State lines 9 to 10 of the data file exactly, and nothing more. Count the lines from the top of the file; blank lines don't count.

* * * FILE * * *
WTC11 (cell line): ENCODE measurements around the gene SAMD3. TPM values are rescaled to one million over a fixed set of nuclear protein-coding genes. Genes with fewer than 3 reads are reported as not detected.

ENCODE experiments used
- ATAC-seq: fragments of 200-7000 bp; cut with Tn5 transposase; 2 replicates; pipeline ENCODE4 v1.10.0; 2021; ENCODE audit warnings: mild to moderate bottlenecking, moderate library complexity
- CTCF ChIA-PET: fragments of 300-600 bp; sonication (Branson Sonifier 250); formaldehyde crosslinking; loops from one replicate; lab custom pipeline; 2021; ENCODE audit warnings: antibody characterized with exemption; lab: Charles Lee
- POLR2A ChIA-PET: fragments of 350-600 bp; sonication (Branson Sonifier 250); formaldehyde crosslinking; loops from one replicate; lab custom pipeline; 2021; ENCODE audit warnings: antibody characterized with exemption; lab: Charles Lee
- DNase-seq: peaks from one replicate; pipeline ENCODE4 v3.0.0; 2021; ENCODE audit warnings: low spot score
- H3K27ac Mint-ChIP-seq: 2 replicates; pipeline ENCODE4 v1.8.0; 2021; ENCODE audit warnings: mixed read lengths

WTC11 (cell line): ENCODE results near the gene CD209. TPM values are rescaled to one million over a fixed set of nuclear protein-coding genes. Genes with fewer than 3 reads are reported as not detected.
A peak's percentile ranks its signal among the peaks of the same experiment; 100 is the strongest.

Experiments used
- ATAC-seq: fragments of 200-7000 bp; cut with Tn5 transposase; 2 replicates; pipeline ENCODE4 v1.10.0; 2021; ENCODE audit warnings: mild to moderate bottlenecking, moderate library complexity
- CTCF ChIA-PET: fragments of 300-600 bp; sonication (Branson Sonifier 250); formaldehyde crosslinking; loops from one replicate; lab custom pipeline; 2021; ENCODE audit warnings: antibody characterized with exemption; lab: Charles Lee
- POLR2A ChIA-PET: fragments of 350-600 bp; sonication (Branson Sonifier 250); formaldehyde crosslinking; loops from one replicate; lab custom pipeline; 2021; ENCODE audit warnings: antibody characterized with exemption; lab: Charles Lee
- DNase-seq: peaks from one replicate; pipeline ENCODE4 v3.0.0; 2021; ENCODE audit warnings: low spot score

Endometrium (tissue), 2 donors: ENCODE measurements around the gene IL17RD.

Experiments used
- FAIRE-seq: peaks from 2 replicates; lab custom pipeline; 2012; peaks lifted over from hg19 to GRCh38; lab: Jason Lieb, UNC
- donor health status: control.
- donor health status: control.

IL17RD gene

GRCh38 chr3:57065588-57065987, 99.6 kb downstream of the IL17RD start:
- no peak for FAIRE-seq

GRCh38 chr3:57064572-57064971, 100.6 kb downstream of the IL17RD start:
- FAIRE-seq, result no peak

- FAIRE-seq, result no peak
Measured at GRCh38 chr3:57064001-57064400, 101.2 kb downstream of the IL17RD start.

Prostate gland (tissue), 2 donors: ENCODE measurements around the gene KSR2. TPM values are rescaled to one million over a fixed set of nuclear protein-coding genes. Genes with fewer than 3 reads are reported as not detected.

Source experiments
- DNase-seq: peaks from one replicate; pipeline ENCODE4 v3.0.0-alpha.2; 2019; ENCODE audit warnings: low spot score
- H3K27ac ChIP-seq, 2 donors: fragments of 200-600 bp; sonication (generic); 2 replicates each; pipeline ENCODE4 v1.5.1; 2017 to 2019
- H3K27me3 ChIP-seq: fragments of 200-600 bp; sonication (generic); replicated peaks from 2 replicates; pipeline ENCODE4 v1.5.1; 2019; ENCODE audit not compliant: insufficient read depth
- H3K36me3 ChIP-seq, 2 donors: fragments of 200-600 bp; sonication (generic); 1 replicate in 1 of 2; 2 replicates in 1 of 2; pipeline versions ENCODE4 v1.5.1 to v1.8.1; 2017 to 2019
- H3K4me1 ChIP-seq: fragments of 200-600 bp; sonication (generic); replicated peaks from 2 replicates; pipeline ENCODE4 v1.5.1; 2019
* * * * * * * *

A peak's percentile ranks its signal among the peaks of the same experiment; 100 is the strongest.

Experiments used